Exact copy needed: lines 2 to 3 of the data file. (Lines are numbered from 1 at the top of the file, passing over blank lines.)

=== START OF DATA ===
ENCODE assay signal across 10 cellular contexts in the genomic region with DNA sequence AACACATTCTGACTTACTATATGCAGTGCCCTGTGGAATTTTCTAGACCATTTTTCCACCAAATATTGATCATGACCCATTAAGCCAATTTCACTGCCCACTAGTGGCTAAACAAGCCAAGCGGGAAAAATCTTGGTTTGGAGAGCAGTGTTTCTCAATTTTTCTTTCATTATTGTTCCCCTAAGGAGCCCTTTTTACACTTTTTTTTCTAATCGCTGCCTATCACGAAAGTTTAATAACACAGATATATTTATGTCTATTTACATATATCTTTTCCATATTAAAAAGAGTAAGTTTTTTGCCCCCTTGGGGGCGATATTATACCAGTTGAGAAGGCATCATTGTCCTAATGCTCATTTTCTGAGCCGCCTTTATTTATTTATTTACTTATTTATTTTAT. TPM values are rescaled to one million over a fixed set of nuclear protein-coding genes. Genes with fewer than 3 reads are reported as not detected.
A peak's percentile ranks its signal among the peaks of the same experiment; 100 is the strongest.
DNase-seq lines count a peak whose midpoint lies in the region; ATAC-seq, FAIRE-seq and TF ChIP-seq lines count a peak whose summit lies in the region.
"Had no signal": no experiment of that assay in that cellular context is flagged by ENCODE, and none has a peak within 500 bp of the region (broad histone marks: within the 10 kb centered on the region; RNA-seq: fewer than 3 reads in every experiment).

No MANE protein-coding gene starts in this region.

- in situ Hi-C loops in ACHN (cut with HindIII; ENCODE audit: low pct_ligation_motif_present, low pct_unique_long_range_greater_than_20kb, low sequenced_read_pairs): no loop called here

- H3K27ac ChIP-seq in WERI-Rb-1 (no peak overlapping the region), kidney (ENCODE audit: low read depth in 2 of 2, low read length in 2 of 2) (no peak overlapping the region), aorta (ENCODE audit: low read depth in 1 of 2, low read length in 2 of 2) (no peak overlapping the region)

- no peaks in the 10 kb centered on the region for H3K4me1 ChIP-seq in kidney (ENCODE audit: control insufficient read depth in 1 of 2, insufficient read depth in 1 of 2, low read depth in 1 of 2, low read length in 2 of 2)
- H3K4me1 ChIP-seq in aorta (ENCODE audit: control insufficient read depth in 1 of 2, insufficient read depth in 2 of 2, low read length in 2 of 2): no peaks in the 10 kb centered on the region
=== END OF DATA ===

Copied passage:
A peak's percentile ranks its signal among the peaks of the same experiment; 100 is the strongest.
DNase-seq lines count a peak whose midpoint lies in the region; ATAC-seq, FAIRE-seq and TF ChIP-seq lines count a peak whose summit lies in the region.